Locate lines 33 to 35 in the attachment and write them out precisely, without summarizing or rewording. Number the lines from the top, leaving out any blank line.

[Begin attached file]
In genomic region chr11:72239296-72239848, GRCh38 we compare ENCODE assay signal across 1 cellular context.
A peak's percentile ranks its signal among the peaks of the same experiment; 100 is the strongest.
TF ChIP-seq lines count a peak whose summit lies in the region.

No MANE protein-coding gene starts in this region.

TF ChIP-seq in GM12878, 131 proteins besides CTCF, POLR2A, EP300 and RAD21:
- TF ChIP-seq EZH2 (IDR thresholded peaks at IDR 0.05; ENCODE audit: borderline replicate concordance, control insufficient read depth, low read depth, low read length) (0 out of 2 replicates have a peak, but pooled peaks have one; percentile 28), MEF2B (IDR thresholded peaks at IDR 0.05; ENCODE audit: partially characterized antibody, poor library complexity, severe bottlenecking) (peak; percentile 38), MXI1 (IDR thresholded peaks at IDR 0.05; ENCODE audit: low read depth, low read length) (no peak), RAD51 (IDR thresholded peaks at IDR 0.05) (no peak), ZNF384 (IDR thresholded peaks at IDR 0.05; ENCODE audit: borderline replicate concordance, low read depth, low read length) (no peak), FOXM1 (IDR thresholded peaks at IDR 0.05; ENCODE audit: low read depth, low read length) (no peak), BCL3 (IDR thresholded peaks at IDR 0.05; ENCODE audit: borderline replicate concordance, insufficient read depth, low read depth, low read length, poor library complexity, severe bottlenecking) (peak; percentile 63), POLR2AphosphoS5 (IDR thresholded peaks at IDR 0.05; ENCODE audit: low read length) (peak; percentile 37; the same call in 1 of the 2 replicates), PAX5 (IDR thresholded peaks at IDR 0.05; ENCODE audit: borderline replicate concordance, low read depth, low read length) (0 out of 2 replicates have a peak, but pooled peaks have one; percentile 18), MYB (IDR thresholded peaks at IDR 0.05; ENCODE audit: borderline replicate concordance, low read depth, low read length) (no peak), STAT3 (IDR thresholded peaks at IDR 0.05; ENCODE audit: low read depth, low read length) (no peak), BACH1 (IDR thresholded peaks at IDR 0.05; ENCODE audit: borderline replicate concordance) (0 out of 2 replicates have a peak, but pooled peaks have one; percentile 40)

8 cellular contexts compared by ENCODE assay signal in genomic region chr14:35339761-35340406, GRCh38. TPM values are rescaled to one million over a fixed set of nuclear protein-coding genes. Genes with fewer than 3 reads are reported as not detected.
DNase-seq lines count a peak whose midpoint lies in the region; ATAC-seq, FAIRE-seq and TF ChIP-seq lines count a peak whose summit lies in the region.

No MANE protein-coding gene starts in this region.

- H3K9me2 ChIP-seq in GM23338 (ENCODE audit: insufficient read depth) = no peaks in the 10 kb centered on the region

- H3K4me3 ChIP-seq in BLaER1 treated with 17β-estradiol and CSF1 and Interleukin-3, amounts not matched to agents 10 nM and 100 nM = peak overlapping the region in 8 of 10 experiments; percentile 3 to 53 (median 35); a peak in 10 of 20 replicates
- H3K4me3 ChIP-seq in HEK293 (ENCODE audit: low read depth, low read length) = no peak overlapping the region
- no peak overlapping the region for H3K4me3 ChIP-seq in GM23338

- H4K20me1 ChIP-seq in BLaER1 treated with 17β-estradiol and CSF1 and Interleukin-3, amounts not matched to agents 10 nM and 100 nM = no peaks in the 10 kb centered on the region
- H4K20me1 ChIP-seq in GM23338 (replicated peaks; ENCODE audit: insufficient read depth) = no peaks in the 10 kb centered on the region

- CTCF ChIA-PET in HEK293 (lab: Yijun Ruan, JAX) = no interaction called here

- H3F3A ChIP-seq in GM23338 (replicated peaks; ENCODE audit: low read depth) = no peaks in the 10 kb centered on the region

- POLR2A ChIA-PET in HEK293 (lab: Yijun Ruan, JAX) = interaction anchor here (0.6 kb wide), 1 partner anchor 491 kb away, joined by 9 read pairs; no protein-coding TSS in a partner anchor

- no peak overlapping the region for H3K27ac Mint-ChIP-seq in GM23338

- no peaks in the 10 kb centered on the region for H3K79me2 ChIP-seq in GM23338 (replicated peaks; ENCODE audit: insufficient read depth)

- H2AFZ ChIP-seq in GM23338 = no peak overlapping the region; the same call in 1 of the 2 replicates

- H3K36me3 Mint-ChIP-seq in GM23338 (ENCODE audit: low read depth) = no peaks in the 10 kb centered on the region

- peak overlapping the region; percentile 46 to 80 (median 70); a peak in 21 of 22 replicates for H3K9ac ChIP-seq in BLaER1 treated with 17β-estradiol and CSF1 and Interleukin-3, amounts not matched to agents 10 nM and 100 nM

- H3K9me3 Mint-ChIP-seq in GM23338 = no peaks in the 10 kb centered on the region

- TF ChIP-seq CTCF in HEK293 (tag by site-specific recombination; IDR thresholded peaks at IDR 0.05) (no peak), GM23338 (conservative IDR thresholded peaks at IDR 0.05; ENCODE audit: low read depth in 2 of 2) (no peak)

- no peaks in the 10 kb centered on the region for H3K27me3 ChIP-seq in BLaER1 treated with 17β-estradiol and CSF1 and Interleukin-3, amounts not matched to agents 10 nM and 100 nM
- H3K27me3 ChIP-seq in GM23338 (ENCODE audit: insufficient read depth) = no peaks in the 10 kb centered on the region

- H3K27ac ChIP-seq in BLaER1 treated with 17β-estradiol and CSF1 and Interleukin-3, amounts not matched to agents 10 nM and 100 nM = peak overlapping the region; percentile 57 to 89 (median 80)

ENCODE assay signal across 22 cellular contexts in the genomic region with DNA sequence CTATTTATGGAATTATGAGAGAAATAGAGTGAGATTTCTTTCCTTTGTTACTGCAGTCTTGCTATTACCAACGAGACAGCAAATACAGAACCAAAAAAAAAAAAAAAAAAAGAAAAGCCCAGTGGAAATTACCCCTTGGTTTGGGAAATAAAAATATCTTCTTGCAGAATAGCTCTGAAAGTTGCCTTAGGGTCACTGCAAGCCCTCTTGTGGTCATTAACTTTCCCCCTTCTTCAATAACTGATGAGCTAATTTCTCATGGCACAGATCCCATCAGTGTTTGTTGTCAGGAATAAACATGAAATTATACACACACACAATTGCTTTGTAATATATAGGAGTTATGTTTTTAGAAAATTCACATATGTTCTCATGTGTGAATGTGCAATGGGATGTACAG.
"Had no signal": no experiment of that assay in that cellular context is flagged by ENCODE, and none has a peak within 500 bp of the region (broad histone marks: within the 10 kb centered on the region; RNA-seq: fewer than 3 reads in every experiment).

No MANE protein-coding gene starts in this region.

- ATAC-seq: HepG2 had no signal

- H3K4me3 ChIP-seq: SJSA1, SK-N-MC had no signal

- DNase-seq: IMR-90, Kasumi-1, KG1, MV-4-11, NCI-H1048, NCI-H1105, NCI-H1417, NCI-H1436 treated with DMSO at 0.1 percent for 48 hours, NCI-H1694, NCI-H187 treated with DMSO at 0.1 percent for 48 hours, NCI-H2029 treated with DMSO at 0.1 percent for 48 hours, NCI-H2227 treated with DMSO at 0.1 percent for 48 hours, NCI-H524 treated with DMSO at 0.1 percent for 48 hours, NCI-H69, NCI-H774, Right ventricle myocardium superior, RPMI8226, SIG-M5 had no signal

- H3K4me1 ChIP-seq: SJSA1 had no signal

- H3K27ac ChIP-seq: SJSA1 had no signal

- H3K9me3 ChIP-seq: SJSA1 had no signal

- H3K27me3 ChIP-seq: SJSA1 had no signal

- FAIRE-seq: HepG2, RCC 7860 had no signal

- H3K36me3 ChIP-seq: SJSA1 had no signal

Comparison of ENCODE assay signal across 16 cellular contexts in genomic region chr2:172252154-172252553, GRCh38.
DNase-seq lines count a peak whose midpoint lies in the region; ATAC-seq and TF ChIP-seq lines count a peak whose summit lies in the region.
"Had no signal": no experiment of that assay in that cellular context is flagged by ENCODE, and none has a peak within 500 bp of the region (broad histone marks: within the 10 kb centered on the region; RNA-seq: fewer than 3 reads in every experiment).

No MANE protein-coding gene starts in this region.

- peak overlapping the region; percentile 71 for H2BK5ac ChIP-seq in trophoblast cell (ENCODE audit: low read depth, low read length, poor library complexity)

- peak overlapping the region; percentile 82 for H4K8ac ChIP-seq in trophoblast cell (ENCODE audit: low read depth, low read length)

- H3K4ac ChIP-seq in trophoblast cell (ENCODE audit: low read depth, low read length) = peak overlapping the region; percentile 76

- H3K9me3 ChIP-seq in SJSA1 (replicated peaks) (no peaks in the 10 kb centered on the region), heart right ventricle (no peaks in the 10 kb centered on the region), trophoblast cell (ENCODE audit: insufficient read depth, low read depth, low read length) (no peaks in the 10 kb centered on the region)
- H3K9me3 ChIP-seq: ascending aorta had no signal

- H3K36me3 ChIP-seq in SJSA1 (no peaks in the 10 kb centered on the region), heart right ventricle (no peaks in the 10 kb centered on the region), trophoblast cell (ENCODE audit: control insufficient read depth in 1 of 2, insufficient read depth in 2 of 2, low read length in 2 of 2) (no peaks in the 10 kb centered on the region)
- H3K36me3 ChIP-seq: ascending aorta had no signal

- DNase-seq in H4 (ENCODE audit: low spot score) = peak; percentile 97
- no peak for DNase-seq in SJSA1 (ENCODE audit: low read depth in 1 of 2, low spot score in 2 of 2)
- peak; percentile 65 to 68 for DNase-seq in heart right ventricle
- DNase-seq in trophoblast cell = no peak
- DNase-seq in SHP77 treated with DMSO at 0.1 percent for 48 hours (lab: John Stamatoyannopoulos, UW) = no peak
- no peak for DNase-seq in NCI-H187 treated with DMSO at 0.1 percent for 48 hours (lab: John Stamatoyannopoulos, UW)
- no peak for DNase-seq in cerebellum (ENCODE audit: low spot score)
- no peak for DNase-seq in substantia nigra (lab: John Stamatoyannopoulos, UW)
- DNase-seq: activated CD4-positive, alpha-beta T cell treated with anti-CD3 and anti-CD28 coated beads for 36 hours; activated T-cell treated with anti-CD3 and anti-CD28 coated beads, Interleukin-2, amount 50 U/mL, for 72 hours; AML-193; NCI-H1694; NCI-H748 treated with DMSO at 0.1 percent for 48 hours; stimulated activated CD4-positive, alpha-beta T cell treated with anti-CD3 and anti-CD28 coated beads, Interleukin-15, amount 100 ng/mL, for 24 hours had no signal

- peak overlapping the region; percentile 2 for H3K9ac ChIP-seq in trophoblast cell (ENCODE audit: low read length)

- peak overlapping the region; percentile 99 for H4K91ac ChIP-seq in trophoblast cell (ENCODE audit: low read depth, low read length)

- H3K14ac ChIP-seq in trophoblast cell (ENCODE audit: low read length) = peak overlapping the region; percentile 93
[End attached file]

- H3K4me3 ChIP-seq: SJSA1, SK-N-MC had no signal

- DNase-seq: IMR-90, Kasumi-1, KG1, MV-4-11, NCI-H1048, NCI-H1105, NCI-H1417, NCI-H1436 treated with DMSO at 0.1 percent for 48 hours, NCI-H1694, NCI-H187 treated with DMSO at 0.1 percent for 48 hours, NCI-H2029 treated with DMSO at 0.1 percent for 48 hours, NCI-H2227 treated with DMSO at 0.1 percent for 48 hours, NCI-H524 treated with DMSO at 0.1 percent for 48 hours, NCI-H69, NCI-H774, Right ventricle myocardium superior, RPMI8226, SIG-M5 had no signal

- H3K4me1 ChIP-seq: SJSA1 had no signal